Sermons

Reformation 500

Reformation 500
Oct 2017
We are going to learn about how a Monk with a mallet began a movement to recover the gospel. We will be looking at the theology and scripture that drove Luther throughout the Reformation. And to get a better understanding of the events and history surrounding Luther’s life, we will be showing the Luther movie on the big screen on Sunday, Oct 22nd at 6:00 pm. Watch for more details to come!

Sermons in this series

Beyond the Sacred Secular Divide
Sun, Oct 29, 2017
But you are a chosen race, a royal priesthood, a holy nation, a people for his own possession, that you may proclaim the excellencies of him who called you out of darkness into his marvelous light. Once you were not a people, but now you are God's people; once you had not received mercy, but now you have received mercy.--1 Peter 2:9-10 (ESV) Who's the holiest person you can think of (and don’t give the Sunday School answer of "Jesus")? What do they do? Where is the holiest place you can think of? What kind of place is it? In the Medieval world, that was an easy answer. The holy people were the priests and monks. After all, they had given up everything to follow God. And they stood between the common, unholy people and God. And the holy places were churches. In those four walls the sacred work happened. You met God there. But when Luther and the other reformers rediscovered the doctrine of Justification, a different perspective was introduced. Your access to God was not through the priest but directly through Christ. Worship was connected to the community of the church, but not attached to a building. The sacred and the secular were merged. This week, we will close out our Reformation 500 series by looking at how the reformation will help us see all of life as worship, including our churches, occupations, and marriages.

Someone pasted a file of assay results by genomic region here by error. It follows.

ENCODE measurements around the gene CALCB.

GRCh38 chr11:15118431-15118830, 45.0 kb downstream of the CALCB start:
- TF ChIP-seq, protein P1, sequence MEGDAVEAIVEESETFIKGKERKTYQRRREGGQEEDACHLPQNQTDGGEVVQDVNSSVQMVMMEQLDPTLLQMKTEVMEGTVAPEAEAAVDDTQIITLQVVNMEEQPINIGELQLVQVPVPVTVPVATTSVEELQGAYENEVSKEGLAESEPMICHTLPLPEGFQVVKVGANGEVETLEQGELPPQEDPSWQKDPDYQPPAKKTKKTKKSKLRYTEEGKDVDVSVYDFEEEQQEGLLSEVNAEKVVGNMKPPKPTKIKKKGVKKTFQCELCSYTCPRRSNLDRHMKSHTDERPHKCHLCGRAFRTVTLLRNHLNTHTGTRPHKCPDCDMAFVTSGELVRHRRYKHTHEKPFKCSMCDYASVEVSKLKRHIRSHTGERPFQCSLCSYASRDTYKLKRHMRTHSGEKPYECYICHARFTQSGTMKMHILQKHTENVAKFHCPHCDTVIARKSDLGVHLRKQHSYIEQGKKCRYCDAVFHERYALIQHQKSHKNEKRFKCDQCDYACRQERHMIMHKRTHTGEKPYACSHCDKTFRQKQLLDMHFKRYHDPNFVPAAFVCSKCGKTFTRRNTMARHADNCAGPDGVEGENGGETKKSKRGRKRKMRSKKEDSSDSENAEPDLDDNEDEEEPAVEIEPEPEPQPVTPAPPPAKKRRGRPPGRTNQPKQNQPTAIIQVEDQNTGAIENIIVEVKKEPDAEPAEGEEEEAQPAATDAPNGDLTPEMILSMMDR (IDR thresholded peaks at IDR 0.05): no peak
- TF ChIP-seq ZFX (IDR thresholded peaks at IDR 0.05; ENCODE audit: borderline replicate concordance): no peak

The Theology of Glory vs The Theology of the Cross
Sun, Oct 22, 2017
For the word of the cross is folly to those who are perishing, but to us who are being saved it is the power of God. -- 1 Corinthians 1:18 (ESV) What is your proudest achievement? What would you want to let everyone know about you? Would it be a project you worked on? Or an athletic achievement? Or some problem you solved? Or something you invented? We are taught from a young age to achieve and be proud of it. We wear it as our identity. What if what you were known for was a notorious event? What if instead of pride, your name was associated with shame? How would you feel? This week we continue our series looking into the Reformation through the life and theology of Luther. One of the key ideas he taught was how God was revealed, not what he called the 'theology of glory' but in 'the theology of the cross'. This important distinction changes our perspective on both God and ourselves. We will take a look into 1 Corinthians 1, where Paul lays out a similar explanation of God's plans. Take a look there before Sunday. Luther was far from a perfect man. In fact, many of his attributes and sins are obvious and detestable. I encourage you to look at this thoughtful article about one of the worst issues, his antisemitism.
Sinner and Saint
Sun, Oct 15, 2017